So with this dismal record, why do proponents of the new bomber insist it is essential to U.S. security? They argue that the United States must be able to “contend with more mobile sets of targets,” “hold targets at risk,” and finally, “to hit hardened and deeply buried targets.” Let’s consider each in turn.

The above discussion concerning the Iraqi Scuds should put to rest the idea we can pursue mobile targets effectively with manned aircraft. But deep strike advocates still insist we can find and kill Chinese mobile systems in the complex mix of rural, urban, and industrial environments protected by China’s integrated air defense system. To do so, the United States would have to maintain sufficient aircraft in contested air space to ensure we could find and hit a target in less than the 10 minutes the new solid fueled, mobile missile systems require to set up, and fire. We simply don’t own enough aircraft. Further as noted in a clever, funny, and pointed Boeing advertisement, stealthy aircraft are just as visible in daylight as non-stealthy ones. U.S. aircraft simply will not be able to hunt mobile systems in daylight.

As for “holding targets at risk,” proponents have never explained why manned bombers or strike aircraft are necessary to “hold targets at risk.” Do cruise missiles not hold targets at risk? In fact, air power proponents have never shown how “holding targets at risk” has been a particular deterrent. (When Ghaddafi chose to destroy PanAm 103, did he think we could not bomb Libya in response? Or did he evaluate the risk and decide taking action was worth it?) Nor, with the possible exception of the Kosovo campaign, do we have evidence that bombing has coerced an opponent into changing its behavior.

Finally, the requirement to hit hardened and deeply buried targets seems to refer to command and control centers or perhaps nuclear weapons silos and manufacturing facilities. Unfortunately, no one has explained how we prevent the enemy from simply digging deeper or moving in to commercial mines. Many of these mines go miles into the ground and have multiple shafts that followed the ore seams. It makes little sense to invest heavily in a capability so easily side-stepped by an enemy. In fact, efforts to neutralize such a target will most likely continue to focus on destroying the targets connectivity to the outside world which does not require heavy bombers or even manned aircraft.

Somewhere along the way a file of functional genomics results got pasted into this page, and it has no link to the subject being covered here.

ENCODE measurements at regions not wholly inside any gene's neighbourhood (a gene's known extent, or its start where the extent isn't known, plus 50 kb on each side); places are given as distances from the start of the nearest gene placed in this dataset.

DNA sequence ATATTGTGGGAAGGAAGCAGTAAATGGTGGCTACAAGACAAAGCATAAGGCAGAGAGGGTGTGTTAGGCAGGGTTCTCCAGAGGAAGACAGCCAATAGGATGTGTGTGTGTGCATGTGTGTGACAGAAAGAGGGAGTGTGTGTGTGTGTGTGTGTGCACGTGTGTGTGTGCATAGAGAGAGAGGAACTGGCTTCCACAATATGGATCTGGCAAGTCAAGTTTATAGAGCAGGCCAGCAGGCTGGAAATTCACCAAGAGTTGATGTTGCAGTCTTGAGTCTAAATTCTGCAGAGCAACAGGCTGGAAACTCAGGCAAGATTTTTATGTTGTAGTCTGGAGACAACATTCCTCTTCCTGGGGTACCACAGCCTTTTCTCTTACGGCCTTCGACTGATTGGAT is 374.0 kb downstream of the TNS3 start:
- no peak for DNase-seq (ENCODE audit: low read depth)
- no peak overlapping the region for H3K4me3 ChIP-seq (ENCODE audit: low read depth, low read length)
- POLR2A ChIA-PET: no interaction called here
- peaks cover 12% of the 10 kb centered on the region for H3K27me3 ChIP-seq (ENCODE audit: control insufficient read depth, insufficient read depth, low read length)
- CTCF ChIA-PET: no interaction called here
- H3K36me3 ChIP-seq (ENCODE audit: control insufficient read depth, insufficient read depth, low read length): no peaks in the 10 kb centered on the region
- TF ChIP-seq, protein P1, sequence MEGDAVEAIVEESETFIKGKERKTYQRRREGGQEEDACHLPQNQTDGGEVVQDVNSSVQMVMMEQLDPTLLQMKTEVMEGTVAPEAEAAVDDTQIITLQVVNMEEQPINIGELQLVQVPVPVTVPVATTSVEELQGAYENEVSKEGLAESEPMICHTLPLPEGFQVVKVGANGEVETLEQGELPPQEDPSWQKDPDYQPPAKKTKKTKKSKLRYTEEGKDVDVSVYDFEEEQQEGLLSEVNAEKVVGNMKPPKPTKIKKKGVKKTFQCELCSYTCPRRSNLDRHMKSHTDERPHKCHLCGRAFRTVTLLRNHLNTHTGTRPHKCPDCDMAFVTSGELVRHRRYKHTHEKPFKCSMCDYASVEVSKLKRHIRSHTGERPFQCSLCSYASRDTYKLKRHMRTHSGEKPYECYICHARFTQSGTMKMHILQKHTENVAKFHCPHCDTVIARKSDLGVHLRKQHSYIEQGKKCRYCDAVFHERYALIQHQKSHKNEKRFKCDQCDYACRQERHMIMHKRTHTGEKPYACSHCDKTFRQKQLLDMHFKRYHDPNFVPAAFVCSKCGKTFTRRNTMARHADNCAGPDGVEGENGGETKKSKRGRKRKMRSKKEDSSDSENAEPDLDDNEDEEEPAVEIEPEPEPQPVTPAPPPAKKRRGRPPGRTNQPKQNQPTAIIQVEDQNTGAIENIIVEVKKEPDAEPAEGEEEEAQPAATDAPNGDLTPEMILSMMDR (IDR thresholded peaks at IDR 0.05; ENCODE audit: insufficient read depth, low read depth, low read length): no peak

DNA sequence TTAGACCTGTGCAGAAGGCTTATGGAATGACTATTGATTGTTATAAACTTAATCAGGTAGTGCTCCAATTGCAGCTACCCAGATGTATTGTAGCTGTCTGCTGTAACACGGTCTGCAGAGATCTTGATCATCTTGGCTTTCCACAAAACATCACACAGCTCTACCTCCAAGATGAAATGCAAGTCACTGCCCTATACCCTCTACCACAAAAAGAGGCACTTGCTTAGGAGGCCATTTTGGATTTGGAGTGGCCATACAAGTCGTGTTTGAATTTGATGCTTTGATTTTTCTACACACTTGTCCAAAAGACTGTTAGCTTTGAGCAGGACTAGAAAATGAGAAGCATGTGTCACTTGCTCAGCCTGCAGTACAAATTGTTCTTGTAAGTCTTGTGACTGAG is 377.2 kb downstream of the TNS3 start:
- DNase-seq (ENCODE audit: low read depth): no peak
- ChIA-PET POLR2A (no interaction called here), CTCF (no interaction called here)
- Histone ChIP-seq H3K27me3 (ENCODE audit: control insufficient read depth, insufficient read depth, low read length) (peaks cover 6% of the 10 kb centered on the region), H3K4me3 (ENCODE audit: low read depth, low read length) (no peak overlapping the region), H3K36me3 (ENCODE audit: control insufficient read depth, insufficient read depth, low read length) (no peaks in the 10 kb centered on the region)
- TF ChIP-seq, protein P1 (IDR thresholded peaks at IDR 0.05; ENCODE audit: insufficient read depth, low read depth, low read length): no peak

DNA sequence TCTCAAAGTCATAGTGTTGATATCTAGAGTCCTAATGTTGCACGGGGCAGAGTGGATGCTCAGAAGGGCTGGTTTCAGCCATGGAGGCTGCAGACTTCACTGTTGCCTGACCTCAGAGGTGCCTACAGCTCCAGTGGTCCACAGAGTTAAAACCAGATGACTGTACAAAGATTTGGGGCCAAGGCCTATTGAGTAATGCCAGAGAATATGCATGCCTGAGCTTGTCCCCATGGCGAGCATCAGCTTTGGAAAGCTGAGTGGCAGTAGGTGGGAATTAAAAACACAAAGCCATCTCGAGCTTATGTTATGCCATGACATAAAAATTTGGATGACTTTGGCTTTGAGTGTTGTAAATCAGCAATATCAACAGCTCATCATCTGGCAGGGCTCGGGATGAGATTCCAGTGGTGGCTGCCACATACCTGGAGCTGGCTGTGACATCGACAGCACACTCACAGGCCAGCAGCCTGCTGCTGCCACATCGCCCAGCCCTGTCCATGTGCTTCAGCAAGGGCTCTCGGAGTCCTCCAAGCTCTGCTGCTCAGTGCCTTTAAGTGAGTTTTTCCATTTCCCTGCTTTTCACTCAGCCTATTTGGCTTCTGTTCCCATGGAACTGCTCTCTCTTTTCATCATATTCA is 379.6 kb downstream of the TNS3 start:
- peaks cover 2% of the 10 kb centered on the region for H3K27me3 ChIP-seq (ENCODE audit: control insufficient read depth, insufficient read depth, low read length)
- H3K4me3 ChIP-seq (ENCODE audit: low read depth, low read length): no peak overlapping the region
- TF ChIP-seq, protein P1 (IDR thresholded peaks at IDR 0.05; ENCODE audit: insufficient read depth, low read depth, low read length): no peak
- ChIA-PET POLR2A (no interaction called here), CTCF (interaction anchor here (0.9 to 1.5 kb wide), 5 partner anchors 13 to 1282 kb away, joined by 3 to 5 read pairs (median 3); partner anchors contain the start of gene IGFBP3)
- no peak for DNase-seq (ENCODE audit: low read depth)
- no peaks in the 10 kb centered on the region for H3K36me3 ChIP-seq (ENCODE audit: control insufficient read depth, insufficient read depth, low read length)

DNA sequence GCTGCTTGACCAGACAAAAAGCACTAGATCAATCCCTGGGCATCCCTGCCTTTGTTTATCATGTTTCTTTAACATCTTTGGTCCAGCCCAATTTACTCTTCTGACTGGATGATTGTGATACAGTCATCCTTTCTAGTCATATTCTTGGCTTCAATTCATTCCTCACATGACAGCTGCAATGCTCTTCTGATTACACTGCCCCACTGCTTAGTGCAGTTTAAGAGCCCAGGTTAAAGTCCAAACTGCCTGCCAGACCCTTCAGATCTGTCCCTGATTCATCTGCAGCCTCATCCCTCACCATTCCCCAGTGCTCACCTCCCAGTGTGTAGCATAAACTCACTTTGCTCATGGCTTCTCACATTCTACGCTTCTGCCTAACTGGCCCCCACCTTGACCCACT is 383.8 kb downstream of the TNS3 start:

A second theory holds that independent strike is critical because it can defeat an enemy force through interdiction of its supplies. In fact, two major air campaigns in Italy (1944) and Korea (1951-1952), both named Operation Strangle, were specifically designed based on this theory. Despite having air superiority in both Italy and Korea, neither of the operations succeeded in defeating the enemy force. The Germans and later the Chinese and North Koreans were capable of maintaining effective military operations throughout the interdiction campaigns. Interdiction had similarly disappointing results against North Vietnamese logistics throughout the Vietnam War despite the major increase in total number of aircraft as well as bomb tonnage available.

The need for deep independent strike is often accepted as dogma. It is an accepted truth, in the same way as the idea that air superiority is a pre-requisite for victory. In Air Campaign: Planning for Combat, Col. John Warden, III stated that “Since the German attack on Poland in 1939, no country has won a war in the face of enemy air superiority, no major offensive has succeeded against an opponent who controlled the air, and no defense has sustained itself against an enemy who had air superiority.”

While a clear statement of faith, it is unfortunately incorrect. In fact, several conflicts since WWII have been won by the side that didn’t even have an air force, much less air superiority. Afghanistan, Algeria, Rhodesia, the Chinese Revolution, Vietnam (involving both France and the United States), and Aden are all examples where the side with air supremacy lost. It is this type of hyperbole that makes up much of the justification for independent deep strike capability. Yet, like the hyperbole surrounding many defense capabilities, that position has not generated much success in practice.

So why does independent deep strike remain a tool of choice for national leaders? There is no doubt that independent deep strike capabilities have proved valuable in dealing with the domestic politics of misadventures abroad. It has regularly provided policymakers with a low or no-cost option to prove they are “doing something” about the current crisis and thus neutralize pressure from domestic opponents as well as allies who feel the United States must take action. In fact, as we see in Iraq today, independent deep strike has functioned most effectively in managing the demand to do something and has had utility in managing conflicts where we do not wish to engage on the ground.